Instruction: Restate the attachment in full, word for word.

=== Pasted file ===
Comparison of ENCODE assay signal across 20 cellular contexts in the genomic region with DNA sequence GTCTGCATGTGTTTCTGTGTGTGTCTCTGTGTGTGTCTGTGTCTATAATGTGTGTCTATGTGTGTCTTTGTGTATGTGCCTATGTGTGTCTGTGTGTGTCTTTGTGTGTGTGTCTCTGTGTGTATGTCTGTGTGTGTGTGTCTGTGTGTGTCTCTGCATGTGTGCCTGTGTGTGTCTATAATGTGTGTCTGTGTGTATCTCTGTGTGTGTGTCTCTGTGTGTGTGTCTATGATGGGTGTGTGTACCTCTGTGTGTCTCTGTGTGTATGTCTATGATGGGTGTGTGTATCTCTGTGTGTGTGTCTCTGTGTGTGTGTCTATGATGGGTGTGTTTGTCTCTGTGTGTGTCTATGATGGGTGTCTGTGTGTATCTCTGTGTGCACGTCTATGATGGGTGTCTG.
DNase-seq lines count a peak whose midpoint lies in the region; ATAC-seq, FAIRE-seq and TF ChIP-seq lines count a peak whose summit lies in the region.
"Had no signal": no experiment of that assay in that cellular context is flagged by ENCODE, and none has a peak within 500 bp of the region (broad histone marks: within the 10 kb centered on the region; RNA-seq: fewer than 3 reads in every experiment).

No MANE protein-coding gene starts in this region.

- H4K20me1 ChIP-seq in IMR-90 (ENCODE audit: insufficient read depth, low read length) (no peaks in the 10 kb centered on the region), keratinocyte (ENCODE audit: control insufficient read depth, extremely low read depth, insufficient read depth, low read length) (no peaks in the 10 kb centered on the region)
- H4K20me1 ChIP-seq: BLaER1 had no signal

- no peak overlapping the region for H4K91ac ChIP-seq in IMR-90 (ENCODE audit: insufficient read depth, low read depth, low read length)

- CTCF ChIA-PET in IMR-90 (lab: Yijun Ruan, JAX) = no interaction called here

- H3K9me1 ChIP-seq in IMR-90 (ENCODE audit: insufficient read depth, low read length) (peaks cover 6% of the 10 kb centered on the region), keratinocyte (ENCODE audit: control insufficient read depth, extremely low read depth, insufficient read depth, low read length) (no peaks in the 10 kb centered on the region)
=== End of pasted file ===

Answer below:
Comparison of ENCODE assay signal across 20 cellular contexts in the genomic region with DNA sequence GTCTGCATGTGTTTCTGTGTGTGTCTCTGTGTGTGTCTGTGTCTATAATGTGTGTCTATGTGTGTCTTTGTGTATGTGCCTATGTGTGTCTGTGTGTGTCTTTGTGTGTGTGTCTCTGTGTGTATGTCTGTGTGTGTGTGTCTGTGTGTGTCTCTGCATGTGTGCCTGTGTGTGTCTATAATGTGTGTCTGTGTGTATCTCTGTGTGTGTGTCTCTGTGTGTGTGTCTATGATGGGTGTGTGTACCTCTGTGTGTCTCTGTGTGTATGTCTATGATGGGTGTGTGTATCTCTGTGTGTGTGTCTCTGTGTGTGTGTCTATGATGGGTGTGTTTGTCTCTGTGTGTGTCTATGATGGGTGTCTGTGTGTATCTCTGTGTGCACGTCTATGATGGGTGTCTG.
DNase-seq lines count a peak whose midpoint lies in the region; ATAC-seq, FAIRE-seq and TF ChIP-seq lines count a peak whose summit lies in the region.
"Had no signal": no experiment of that assay in that cellular context is flagged by ENCODE, and none has a peak within 500 bp of the region (broad histone marks: within the 10 kb centered on the region; RNA-seq: fewer than 3 reads in every experiment).

No MANE protein-coding gene starts in this region.

- H4K20me1 ChIP-seq in IMR-90 (ENCODE audit: insufficient read depth, low read length) (no peaks in the 10 kb centered on the region), keratinocyte (ENCODE audit: control insufficient read depth, extremely low read depth, insufficient read depth, low read length) (no peaks in the 10 kb centered on the region)
- H4K20me1 ChIP-seq: BLaER1 had no signal

- no peak overlapping the region for H4K91ac ChIP-seq in IMR-90 (ENCODE audit: insufficient read depth, low read depth, low read length)

- CTCF ChIA-PET in IMR-90 (lab: Yijun Ruan, JAX) = no interaction called here

- H3K9me1 ChIP-seq in IMR-90 (ENCODE audit: insufficient read depth, low read length) (peaks cover 6% of the 10 kb centered on the region), keratinocyte (ENCODE audit: control insufficient read depth, extremely low read depth, insufficient read depth, low read length) (no peaks in the 10 kb centered on the region)